Bangalore’s million wells campaign to restore its groundwater

Bangalore, India’s tech capital, is partway through an ambitious campaign to build a water culture – the ‘Million Wells for Bengaluru’ campaign. Started by the Biome Environmental Trust in July 2015, it is expected to run until 2025. The aim is to restore the city’s groundwater table through an ancient technique while providing livelihoods to local traditional well diggers, called Mannu Vaddars, in Karnataka.

Biome Environmental Trust

Bangalore,  one of the fastest growing cities in Asia, has no major river and long ago outgrew the nearest river, the Arkavathi. The Cauvery River brings the city 1,450 million litres of water a day, but at its closest point, it is 100km (63 miles) south of the city.

Biome wants people to value water availability and water structures and take responsibility for managing groundwater collectively, seeing it as a resource to be conserved and managed with community participation. They want people to understand that the whole community benefits if everyone recharges.

Renuka high school, in southeast Bangalore, used to have water trucked in, because that part of the city still lacks access to piped water. A cavernous, hand-crafted well has provided clean water since 2013 – enough to supply the school’s toilets, washroom and gardens. The well refills within two to three hours as water percolates in from Kaikondrahalli Lake – which was cleaned up in 2009 – topped up by rainwater collection from the school’s terrace. 

The 14 ft (4.2 m) deep open well was dug by the traditional well diggers or mannu vaddars, specialists who learn by working alongside skilled elders. These open, shallow ‘recharge’ wells draw on higher aquifers that fill up rapidly when it rains, unlike the city’s 400,000 authorised deep borewells which draw water from deep aquifers below 60m (200ft) that take a long time to recharge. 

One mannu vaddar digs, while the rest heave the soil out using plastic buckets. When soil lumps begin to show telltale pores made by tiny water rivulets, the mannu vaddars know they are at the edge of a shallow aquifer, which holds rainwater between 10 to 100ft (3 to 30m) beneath the Earth’s surface. Water then begins to seep out of the earth into the pit. The well-digger continues to dig for another 2.5-3m (8-10ft).

The process has remained unchanged for generations, except that now, wells are lined with pre-cast cement rings instead of stone blocks. Each ring has four one-inch holes to let water percolate from the aquifer; the stone blocks were arranged without mortar for the same reason.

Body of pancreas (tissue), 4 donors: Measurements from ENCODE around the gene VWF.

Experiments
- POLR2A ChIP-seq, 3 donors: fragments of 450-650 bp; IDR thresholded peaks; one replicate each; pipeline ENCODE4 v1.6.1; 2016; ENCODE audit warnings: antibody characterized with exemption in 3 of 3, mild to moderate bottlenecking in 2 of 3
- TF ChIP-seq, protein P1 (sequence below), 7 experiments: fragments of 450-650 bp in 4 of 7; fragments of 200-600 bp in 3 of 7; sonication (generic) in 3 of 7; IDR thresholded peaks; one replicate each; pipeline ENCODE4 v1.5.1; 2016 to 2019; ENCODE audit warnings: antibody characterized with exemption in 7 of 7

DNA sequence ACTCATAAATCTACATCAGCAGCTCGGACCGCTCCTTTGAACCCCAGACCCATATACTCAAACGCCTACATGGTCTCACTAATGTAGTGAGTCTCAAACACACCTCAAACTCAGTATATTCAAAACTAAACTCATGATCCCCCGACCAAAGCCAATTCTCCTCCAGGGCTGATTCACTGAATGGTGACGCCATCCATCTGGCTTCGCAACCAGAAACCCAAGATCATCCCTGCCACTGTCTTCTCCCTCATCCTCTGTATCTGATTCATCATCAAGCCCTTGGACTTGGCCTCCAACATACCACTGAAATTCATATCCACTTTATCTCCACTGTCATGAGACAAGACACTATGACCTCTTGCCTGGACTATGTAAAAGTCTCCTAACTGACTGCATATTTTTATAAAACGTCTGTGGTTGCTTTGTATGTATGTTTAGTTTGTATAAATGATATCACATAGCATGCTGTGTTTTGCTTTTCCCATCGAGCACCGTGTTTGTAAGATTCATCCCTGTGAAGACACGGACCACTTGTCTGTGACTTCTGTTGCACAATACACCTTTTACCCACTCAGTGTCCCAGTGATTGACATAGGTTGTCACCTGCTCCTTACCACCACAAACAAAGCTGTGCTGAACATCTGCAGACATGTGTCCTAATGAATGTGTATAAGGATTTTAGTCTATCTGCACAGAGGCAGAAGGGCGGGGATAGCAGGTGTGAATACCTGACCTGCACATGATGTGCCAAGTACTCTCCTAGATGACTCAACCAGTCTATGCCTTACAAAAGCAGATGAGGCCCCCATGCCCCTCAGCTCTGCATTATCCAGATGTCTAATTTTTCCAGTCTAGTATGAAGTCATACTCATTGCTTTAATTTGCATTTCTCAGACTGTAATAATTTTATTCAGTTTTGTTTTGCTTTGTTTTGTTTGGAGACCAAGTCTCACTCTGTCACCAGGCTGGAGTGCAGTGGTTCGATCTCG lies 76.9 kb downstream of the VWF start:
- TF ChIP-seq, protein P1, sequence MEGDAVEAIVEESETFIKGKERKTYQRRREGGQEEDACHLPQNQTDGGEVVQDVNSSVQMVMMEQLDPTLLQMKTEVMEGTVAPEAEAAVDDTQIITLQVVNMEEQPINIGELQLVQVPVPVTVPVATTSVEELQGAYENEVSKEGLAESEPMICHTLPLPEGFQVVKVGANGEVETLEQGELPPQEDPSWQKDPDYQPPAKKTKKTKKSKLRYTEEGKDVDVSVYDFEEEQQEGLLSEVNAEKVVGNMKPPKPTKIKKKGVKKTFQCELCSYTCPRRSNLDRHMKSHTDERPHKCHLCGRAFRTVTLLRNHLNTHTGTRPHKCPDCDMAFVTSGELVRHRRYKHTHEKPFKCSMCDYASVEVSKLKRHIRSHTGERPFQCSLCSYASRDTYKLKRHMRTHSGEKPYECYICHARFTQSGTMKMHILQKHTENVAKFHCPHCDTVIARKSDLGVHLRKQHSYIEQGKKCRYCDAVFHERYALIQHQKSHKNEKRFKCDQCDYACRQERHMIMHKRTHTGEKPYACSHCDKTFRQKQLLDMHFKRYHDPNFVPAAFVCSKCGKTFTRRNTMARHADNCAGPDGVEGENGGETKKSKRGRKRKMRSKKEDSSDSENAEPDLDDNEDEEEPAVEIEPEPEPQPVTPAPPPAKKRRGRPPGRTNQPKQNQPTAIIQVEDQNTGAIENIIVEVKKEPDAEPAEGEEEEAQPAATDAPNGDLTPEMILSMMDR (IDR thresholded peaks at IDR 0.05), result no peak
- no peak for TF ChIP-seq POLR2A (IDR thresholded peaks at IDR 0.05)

It takes about three days for a team of seven or eight to dig a 9m to 12m (30-40ft) well, which fetches anywhere between 30,000 ($410) to 150,000 ($2,000) Indian rupees depending on the depth of the well, BBC reports. On average, each well-digger makes 1,200 Indian rupees ($16.40) per day, more than twice the average daily wage for a male urban worker in India.

Bangalore receives a lot of rain between April and November – 972 mm (3.2 ft) – with about 60 days of rain a year. But it doesn’t sink into the ground and recharge aquifers, because the city has paved so much of its surface –  as much as 93% of the city. Rainwater runs down roads into sewers and inundates lower lying areas.

Biome EnviromentalTrust

“In a natural state, with normal rainfall, between 3% and 10% of the city’s rains percolate into underground aquifers,” says Vishwanath Srikantaiah, a water conservation expert who leads Biome. “Once you start building on the soil, you start to ‘crust’ the ground and kill that 10%, bringing percolation down to zero.”.Bangalore already has around 10,000 open wells, made by earlier well-diggers. 

“We estimate that if the mannu vaddars can help the city dig one million wells, we can achieve 50-60% percolation of rainwater and avoid urban flooding,” and that would bring 1,400 million litres of water a day from the city’s shallow aquifers. And it would be much cheaper – water needs to be pumped up a mere 6m (20ft) from the open wells, while it has to be pumped up 300m (984ft) from the Cauvery. Thus the water from the open wells is around 1% of the price of bringing water from the river.

“Traditional well-diggers who were part of a participatory aquifer mapping process in south-east Bangalore demonstrated a keen awareness of pre-existing wells, soil types, presence of rocky layers and other traits of the region’s aquifers,” says Shubha Ramachandran, a water sustainability consultant with Biome. “This oral lore of the city’s open well history can be invaluable.”

Demand for the services of the mannu vaddars is growing – the Bangalore Water Supply and Sewerage Board now mandates compulsory rainwater harvesting and groundwater recharge structures in every house and community, reports the BBC.

“The unique well-digging tradition of the mannu vaddars can ease Bangalore’s water woes,” says Srikantaiah. “With their help, areas of the city with shallow aquifers can create a river beneath the ground, rather than pump a river up to the city.”


The Answer to India’s Water Crisis: Community. Shubha Ramchandran at TEDxBangalore, Dec. 20, 2019

TEDx Biome. Urban Waters, Bengaluru. Oct. 17, 2020

Biome Environmental Trust website.

The Indian megacity digging a million wells. BBC Future Planet, Oct. 7, 2020